This solution is not perfect, but it could help developers to display meaningful information to their system users while keeping the description power of RDF.


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Reaching at least 600 000 people with 19 contacts

Sergio Fernández and Iván Frade lately started a really interesting experience called Futil. This is a small computer program that got Sergio’s FOAF profile as seed person to discover new people from its relations (the friend of a friend of a friend, etc). The experience is to discover how much people you can find only starting from people you know. So far, Sergio’s Futil program found about 600 000 people. I guess that it should discover around 2 500 000 people before it finishes.

The experience is quite interesting in many ways. It gives some insight on how people are connected together, and even more important in today’s web, how communities of users are interacting with the Web.

The graph bellows show how Futil is discovering these profiles. The Y-axis represent the number of pool of people it has to get from the Web and the X-axis is number of profiles it got so far.

The first 50 000 people Futil found were coming from different places on the web. It could be a personal web page, the web page of an organization, etc. Then, eventually, Futil found a couple of links to people belonging to an online community called Tribe. People of that community only link to other people of the same community. What is interesting is that as soon as Futil started to crawl a couple of people of that community, it eventually found all the 200 000 people belonging to that community. Now the same thing is currently happening with another community, much bigger, called Livejournal, with about 2 million of users.

Why Futil only crawled people from the same community? The answer is easy: because these communities are closed. They don’t interact with the rest of the Web. So one user can only link to other community users.


How to open a community and let its users interact with other users, of other online communities?

A first step would be to let people describing their relationship with other people outside of their community.

One example of such an online community is Talk Digger. This system let its users importing (and synching) their FOAF profile from another location on the Web. It also let its users defining their relationship with other people outside of the community. By example, a user can say that he knows the people X and Y on Talk Digger; but it can also specifies that he knows a person Z from outside of the community, or from another online community.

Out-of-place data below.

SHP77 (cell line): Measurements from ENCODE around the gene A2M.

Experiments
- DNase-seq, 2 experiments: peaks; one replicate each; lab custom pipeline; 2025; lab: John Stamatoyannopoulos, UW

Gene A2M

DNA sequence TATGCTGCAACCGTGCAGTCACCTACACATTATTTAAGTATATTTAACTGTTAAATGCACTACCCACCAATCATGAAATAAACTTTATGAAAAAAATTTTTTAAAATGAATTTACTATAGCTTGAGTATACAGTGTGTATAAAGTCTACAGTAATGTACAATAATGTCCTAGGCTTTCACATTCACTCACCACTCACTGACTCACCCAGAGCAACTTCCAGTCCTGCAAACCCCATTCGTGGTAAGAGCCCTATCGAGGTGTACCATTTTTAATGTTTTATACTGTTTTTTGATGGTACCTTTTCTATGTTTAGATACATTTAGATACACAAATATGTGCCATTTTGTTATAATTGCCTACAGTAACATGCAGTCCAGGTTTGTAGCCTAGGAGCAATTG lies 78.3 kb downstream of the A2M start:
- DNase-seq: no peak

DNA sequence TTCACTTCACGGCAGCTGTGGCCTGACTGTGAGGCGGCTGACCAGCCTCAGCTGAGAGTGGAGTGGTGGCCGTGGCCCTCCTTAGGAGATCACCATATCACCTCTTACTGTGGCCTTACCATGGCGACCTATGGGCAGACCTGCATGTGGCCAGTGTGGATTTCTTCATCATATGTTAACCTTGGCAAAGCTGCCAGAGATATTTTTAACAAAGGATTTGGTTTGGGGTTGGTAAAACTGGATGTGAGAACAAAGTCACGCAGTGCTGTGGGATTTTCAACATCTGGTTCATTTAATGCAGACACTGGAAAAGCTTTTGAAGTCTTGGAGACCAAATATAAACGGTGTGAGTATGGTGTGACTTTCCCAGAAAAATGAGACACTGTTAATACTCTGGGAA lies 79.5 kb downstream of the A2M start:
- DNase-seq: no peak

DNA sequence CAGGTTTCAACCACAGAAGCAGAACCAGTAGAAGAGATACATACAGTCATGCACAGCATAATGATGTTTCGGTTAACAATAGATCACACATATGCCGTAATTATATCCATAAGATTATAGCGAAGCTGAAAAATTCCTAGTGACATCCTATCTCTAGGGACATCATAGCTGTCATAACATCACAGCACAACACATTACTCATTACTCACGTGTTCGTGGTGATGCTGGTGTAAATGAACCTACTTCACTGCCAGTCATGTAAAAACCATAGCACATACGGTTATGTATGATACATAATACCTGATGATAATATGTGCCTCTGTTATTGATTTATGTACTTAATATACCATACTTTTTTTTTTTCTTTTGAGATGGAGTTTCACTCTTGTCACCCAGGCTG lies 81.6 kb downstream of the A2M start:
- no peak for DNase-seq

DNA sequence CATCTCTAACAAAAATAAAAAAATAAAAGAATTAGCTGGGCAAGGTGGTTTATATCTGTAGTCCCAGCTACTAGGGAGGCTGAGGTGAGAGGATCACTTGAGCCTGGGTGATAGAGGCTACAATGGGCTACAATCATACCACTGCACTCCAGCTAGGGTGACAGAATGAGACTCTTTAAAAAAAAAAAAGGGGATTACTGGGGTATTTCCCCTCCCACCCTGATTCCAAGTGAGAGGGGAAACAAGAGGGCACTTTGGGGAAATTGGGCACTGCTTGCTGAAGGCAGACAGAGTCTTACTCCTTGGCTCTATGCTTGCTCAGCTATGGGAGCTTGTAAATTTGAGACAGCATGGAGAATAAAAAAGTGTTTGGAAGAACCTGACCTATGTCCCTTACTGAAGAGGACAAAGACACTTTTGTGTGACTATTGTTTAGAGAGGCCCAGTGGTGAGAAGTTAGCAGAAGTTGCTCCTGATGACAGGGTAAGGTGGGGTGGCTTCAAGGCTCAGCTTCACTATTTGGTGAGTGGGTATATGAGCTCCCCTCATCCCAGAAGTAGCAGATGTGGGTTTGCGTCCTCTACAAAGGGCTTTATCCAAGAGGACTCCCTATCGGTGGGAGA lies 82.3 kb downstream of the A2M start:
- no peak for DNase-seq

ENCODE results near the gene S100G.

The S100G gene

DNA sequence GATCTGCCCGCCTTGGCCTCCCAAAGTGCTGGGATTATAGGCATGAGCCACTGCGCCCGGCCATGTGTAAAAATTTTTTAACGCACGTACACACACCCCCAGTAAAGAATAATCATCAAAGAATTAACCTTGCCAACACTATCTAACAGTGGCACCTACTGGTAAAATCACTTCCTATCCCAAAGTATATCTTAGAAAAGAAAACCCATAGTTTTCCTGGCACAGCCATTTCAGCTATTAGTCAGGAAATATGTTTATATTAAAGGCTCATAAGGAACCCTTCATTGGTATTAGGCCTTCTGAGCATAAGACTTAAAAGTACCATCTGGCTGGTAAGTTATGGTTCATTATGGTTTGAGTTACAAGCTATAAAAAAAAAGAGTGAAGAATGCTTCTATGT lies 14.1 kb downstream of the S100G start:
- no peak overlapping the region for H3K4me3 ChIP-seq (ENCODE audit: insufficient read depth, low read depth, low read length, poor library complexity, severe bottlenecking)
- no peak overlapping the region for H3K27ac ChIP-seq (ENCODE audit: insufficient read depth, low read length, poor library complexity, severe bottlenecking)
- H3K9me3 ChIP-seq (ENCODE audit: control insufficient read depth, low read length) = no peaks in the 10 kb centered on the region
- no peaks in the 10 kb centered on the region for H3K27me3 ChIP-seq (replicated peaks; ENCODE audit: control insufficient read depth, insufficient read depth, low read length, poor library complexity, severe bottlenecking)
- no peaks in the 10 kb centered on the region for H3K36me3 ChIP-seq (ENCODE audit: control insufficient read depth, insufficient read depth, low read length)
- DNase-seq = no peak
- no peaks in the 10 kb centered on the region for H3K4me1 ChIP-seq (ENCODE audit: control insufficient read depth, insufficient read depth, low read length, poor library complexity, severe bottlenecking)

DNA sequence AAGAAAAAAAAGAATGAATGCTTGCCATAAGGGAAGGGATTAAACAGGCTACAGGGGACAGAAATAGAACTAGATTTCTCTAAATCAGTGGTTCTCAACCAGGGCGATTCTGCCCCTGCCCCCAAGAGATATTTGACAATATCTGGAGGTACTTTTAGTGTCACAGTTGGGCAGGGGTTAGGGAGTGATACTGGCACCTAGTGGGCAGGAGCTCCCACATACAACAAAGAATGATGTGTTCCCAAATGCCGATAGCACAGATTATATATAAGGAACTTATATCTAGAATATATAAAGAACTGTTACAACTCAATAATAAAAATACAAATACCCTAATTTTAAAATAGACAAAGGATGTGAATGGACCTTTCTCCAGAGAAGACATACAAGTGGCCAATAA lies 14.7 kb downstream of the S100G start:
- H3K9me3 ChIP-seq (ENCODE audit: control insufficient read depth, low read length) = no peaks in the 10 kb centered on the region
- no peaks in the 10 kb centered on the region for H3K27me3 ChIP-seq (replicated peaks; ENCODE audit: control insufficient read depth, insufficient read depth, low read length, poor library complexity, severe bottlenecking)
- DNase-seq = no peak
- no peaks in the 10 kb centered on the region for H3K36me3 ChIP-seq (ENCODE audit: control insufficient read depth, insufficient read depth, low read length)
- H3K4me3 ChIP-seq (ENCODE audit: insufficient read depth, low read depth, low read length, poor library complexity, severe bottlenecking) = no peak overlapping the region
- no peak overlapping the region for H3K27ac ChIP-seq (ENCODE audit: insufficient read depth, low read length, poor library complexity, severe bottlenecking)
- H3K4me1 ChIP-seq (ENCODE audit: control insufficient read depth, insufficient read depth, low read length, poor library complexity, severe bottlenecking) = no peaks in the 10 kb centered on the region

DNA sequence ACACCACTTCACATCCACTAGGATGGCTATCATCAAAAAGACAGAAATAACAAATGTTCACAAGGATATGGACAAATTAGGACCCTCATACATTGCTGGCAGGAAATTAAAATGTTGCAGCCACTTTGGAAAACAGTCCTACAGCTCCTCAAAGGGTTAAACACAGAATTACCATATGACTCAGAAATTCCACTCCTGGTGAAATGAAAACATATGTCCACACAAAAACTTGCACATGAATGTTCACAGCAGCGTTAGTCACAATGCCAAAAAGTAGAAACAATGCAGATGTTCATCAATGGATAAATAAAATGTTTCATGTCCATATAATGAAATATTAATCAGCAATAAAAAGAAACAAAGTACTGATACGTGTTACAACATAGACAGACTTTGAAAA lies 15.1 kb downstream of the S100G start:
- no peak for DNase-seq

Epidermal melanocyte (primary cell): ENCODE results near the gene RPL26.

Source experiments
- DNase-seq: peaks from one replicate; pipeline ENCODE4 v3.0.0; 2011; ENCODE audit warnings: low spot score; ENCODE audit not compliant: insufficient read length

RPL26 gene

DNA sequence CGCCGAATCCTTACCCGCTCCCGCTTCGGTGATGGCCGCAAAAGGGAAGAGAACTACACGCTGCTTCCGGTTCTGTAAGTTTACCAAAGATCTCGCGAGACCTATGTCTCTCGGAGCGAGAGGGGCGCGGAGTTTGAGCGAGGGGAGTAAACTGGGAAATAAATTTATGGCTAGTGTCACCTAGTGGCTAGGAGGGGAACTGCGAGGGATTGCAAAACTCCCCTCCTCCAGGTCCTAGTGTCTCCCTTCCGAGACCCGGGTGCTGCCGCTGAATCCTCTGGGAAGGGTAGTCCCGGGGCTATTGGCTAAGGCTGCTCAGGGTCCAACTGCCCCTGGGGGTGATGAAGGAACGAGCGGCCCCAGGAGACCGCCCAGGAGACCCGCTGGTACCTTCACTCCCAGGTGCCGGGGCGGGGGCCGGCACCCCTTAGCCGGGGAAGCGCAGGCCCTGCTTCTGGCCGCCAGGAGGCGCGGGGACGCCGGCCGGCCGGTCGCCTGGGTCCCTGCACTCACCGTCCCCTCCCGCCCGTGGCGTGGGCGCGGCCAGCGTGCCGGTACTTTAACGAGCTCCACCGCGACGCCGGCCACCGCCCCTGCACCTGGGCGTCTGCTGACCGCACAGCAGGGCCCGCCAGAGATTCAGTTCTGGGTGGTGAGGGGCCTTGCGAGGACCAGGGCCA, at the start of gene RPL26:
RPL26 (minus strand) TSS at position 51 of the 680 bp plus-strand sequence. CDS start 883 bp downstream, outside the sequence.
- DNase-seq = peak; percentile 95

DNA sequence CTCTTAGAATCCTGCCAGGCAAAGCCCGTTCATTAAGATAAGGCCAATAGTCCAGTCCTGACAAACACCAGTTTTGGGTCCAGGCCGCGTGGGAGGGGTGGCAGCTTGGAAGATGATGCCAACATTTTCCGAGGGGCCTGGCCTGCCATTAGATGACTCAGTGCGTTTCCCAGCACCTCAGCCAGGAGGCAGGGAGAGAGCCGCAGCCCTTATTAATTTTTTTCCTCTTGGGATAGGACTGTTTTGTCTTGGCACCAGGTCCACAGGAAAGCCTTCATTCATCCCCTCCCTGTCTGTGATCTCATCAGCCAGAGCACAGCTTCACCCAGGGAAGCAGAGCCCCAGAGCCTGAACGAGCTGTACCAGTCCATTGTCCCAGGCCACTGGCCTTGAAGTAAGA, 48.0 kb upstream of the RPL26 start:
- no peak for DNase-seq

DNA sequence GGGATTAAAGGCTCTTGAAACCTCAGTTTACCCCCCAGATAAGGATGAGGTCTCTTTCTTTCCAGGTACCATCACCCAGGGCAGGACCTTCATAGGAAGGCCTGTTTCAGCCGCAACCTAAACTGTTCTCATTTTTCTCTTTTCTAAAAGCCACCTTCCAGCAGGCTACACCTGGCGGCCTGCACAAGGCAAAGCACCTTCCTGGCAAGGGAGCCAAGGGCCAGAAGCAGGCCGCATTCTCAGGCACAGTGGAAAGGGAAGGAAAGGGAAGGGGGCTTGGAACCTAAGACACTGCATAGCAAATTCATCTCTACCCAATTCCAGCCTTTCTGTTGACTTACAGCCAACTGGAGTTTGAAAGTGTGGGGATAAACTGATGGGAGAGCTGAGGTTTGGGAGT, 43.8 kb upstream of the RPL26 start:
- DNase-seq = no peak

In fact, if other online communities would add such a feature to their system, inter-communities communications and relationships could then be possible.

You can read an old blog post that explains how Talk Digger is handling FOAF profiles.


Why online communities system should open themselves?

Why a user will use an online community and not the other? It depends; I would say that it principally depends on: the topic(s) of the community, the people he knows in that community, and the user interface of that community (after all, one interface don’t work for everybody).

So, why online communities shouldn’t let their users interacting with other online communities users?

I think it is an error caused by the fear of loosing users and it explains why Futil behaved that way: because current online communities doesn’t let its users interacting with people from outside of the community.


Futil is pinging Pingthesemanticweb.com as well

Well, each time Futil discover a new FOAF profile it pings Pingthesemanticweb.com. So far it pinged about 300 000 new FOAF profiles. It is a good example of how this semantic web pinging service can be used.

Now, everybody has access to these new FOAF files. The best thing would be that such online communities (like Tribe.net and Livejournal.com) would ping the service each time there is a new user, or each time a user update its profile. But in the mean time, independent crawlers such as Futil do the job very well.



The thing I wish now is that future online communities start to let their users interacting with users from other communities. A good start in that direction would be to let them describing their relationship not only with people of the same community, but also with people from outside of the community. By then, meta-communities should start to emerge.